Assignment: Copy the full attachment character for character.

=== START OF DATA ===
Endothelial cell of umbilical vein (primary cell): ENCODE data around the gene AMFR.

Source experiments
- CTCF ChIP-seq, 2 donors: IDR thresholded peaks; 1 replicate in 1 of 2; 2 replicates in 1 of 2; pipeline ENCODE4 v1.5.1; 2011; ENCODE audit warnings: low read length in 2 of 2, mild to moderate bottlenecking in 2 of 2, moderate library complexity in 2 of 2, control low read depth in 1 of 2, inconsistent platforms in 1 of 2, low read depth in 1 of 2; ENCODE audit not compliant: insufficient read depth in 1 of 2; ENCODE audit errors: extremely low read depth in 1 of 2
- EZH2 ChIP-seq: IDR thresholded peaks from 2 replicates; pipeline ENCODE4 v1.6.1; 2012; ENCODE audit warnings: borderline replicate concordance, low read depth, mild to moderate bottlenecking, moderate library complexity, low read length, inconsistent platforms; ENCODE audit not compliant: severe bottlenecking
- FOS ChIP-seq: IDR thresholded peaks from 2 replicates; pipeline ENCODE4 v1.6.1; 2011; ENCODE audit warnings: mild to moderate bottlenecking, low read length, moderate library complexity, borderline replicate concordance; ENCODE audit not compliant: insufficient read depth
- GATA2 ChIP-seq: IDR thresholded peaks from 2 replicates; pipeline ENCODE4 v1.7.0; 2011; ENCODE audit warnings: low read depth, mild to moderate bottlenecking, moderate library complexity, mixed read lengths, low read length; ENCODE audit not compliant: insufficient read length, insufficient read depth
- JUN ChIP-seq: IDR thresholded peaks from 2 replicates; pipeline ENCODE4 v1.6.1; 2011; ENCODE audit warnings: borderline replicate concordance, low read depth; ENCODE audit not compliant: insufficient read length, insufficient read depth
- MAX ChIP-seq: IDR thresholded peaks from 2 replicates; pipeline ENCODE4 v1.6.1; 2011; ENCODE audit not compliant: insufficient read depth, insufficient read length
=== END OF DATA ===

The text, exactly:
Endothelial cell of umbilical vein (primary cell): ENCODE data around the gene AMFR.

Source experiments
- CTCF ChIP-seq, 2 donors: IDR thresholded peaks; 1 replicate in 1 of 2; 2 replicates in 1 of 2; pipeline ENCODE4 v1.5.1; 2011; ENCODE audit warnings: low read length in 2 of 2, mild to moderate bottlenecking in 2 of 2, moderate library complexity in 2 of 2, control low read depth in 1 of 2, inconsistent platforms in 1 of 2, low read depth in 1 of 2; ENCODE audit not compliant: insufficient read depth in 1 of 2; ENCODE audit errors: extremely low read depth in 1 of 2
- EZH2 ChIP-seq: IDR thresholded peaks from 2 replicates; pipeline ENCODE4 v1.6.1; 2012; ENCODE audit warnings: borderline replicate concordance, low read depth, mild to moderate bottlenecking, moderate library complexity, low read length, inconsistent platforms; ENCODE audit not compliant: severe bottlenecking
- FOS ChIP-seq: IDR thresholded peaks from 2 replicates; pipeline ENCODE4 v1.6.1; 2011; ENCODE audit warnings: mild to moderate bottlenecking, low read length, moderate library complexity, borderline replicate concordance; ENCODE audit not compliant: insufficient read depth
- GATA2 ChIP-seq: IDR thresholded peaks from 2 replicates; pipeline ENCODE4 v1.7.0; 2011; ENCODE audit warnings: low read depth, mild to moderate bottlenecking, moderate library complexity, mixed read lengths, low read length; ENCODE audit not compliant: insufficient read length, insufficient read depth
- JUN ChIP-seq: IDR thresholded peaks from 2 replicates; pipeline ENCODE4 v1.6.1; 2011; ENCODE audit warnings: borderline replicate concordance, low read depth; ENCODE audit not compliant: insufficient read length, insufficient read depth
- MAX ChIP-seq: IDR thresholded peaks from 2 replicates; pipeline ENCODE4 v1.6.1; 2011; ENCODE audit not compliant: insufficient read depth, insufficient read length